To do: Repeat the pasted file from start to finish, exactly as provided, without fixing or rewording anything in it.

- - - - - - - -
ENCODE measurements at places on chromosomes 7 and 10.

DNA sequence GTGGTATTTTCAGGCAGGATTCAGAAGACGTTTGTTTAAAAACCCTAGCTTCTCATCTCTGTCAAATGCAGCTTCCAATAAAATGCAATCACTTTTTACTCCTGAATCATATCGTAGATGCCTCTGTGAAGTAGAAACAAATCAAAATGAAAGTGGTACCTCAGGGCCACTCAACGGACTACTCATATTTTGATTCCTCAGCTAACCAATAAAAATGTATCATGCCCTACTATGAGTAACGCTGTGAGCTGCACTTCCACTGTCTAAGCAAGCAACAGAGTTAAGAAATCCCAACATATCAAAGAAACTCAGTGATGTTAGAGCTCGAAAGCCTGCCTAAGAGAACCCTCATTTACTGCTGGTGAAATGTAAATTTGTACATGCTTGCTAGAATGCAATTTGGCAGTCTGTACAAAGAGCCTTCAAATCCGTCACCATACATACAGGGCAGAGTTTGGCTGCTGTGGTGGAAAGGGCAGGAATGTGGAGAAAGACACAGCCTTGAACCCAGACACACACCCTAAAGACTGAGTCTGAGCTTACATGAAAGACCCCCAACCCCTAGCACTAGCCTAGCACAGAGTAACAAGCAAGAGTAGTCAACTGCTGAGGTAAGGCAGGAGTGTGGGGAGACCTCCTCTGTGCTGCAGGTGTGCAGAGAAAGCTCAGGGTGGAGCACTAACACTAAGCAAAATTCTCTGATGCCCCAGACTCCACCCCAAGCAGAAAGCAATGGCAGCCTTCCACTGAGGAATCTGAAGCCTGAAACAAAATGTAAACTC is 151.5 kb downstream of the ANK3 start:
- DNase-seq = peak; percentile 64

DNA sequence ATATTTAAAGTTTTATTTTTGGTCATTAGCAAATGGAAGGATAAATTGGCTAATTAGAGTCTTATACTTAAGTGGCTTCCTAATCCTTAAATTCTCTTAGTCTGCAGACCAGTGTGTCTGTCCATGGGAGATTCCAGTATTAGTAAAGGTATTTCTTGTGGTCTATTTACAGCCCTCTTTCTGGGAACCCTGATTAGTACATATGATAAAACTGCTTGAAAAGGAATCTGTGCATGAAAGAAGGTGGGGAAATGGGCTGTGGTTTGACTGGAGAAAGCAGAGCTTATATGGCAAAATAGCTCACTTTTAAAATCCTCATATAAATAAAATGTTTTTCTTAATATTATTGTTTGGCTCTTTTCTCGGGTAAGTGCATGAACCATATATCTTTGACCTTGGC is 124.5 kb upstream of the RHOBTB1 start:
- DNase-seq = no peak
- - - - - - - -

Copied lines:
ENCODE measurements at places on chromosomes 7 and 10.

DNA sequence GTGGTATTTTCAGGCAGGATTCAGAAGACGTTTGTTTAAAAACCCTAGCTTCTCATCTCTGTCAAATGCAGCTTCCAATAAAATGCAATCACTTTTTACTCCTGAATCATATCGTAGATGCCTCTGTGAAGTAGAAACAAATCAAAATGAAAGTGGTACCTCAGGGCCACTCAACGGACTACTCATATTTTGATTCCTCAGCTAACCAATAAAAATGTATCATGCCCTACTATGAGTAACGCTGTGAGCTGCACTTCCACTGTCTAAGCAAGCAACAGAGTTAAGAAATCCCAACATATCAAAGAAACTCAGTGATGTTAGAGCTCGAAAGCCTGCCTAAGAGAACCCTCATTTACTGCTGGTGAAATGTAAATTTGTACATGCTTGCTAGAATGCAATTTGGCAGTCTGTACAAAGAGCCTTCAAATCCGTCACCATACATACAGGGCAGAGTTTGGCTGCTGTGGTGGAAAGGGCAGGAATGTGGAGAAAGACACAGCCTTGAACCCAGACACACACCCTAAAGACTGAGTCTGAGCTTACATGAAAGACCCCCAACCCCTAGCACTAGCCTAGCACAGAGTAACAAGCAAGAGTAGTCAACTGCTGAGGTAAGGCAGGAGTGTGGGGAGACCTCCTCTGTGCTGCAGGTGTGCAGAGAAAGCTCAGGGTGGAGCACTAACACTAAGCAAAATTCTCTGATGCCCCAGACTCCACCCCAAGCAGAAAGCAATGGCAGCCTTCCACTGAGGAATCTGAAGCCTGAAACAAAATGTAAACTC is 151.5 kb downstream of the ANK3 start:
- DNase-seq = peak; percentile 64

DNA sequence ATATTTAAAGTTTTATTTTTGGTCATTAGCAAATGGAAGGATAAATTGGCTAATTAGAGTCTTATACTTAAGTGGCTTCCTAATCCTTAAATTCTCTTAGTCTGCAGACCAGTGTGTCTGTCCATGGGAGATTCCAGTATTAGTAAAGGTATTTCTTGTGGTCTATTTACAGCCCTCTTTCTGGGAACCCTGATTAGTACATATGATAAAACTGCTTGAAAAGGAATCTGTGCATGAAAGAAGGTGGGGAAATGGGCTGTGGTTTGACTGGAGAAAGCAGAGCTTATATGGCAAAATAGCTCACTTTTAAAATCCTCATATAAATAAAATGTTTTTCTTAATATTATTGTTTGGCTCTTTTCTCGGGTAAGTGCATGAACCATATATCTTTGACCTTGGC is 124.5 kb upstream of the RHOBTB1 start:
- DNase-seq = no peak